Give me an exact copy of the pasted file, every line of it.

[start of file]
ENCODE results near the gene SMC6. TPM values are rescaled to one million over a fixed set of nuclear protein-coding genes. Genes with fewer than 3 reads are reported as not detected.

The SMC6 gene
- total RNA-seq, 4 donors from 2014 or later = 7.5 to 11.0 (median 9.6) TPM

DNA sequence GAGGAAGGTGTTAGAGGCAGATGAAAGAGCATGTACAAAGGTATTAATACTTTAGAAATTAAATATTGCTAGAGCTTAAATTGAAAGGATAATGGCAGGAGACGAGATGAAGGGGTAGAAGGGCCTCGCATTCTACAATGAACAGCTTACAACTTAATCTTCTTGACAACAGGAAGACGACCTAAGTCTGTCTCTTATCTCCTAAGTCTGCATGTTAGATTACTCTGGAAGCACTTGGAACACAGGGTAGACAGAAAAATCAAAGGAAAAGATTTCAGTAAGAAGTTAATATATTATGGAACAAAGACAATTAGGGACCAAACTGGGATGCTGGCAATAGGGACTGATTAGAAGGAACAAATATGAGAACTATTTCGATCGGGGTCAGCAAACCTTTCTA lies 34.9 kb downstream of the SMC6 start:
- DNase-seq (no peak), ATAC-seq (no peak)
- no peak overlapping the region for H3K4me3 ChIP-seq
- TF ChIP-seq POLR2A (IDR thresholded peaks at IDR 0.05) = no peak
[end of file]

ENCODE results near the gene SMC6. TPM values are rescaled to one million over a fixed set of nuclear protein-coding genes. Genes with fewer than 3 reads are reported as not detected.

The SMC6 gene
- total RNA-seq, 4 donors from 2014 or later = 7.5 to 11.0 (median 9.6) TPM

DNA sequence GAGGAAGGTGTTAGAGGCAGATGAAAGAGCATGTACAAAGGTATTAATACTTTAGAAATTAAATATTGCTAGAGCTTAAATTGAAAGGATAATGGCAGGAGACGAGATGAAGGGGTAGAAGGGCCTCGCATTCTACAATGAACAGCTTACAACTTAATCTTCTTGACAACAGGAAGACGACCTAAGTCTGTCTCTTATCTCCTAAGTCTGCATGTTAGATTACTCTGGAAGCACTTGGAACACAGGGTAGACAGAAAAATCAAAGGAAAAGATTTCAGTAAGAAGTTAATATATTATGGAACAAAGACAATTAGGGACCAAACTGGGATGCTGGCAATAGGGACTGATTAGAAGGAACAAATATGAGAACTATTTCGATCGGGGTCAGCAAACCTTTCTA lies 34.9 kb downstream of the SMC6 start:
- DNase-seq (no peak), ATAC-seq (no peak)
- no peak overlapping the region for H3K4me3 ChIP-seq
- TF ChIP-seq POLR2A (IDR thresholded peaks at IDR 0.05) = no peak